But despite such relatively favourable political circumstances, even a determined Rata could not get his ministerial colleagues to agree to the possibility of reparations for historical breaches of the Treaty. He attempted to persuade Cabinet that the proposed Waitangi Tribunal ought to have jurisdiction back to 1900, a compromise (based on spurious advice that historical material was lacking) from the ideal of retrospective jurisdiction back to1840. But even such a limited historical mandate – covering the years after the major resource and autonomy losses had occurred – was seen as being too threatening for the general pakeha constituency to accept. The Waitangi Tribunal, therefore, was given the authority to investigate only those grievances against the Crown which dated from the passing of the Treaty of Waitangi Act. Even then, as a standing commission of enquiry, it could only produce findings and make recommendations to the government. In line with Labour’s ‘equality’ principles, it was intended that the Tribunal focus on what later came to be called Article Three-based grievances, those relating to Maori being denied the rights that all citizens were supposed to enjoy. With no mandate to examine the past, let alone to assist the quest for Article Two-based rangatiratanga, the Tribunal was seen by many Maori as a gesture that did little either to compensate for past devastation or to institute a ‘partnership’ between Maori and the state.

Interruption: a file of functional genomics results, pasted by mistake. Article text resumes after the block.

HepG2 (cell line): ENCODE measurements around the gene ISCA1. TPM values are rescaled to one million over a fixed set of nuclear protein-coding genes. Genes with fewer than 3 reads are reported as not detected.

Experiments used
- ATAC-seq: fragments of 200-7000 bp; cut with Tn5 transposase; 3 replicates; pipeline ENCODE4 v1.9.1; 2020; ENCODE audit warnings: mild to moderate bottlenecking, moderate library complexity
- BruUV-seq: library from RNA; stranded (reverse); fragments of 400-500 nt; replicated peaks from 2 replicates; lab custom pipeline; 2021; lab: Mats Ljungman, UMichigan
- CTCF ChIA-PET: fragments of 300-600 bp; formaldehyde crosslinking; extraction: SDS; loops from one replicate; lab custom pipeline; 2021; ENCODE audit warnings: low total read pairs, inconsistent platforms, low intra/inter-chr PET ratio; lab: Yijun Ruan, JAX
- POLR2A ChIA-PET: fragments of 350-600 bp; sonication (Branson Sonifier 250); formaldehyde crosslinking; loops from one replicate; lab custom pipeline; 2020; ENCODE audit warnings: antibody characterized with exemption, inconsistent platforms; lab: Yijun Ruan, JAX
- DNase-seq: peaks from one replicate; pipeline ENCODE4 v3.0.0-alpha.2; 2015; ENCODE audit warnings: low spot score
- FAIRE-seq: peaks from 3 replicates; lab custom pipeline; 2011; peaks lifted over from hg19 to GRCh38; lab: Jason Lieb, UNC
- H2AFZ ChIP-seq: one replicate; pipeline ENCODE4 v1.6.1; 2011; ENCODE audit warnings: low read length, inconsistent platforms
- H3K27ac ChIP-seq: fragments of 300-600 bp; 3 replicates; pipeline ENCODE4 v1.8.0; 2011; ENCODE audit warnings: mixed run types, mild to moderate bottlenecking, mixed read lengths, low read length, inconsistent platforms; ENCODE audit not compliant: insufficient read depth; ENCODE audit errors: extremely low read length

Some notion of partnership between Maori authorities and the Crown – a concept arguably held by the chiefs in 1840 – had been evoked within Crown circles in earlier times. Lord Bledisloe, in gifting the Treaty house and grounds at Waitangi to the nation in 1934, for example, had hoped the site would come to symbolise the ‘unique relationship between the indigenous and colonising peoples’. In the early 1970s, the Maori Organisation on Human Rights criticised the government’s policies of ‘absorption rather than partnership’. It was not until the mid-1970s, however, that the concept of partnership acquired any great currency; from then, gradually, the notion evolved, eventually informing the emergence of modern Treaty principles. In 1976 Rata posited that from the ‘spirit embraced in the Treaty of Waitangi … a unique partnership was founded upon mutual respect and understanding’.20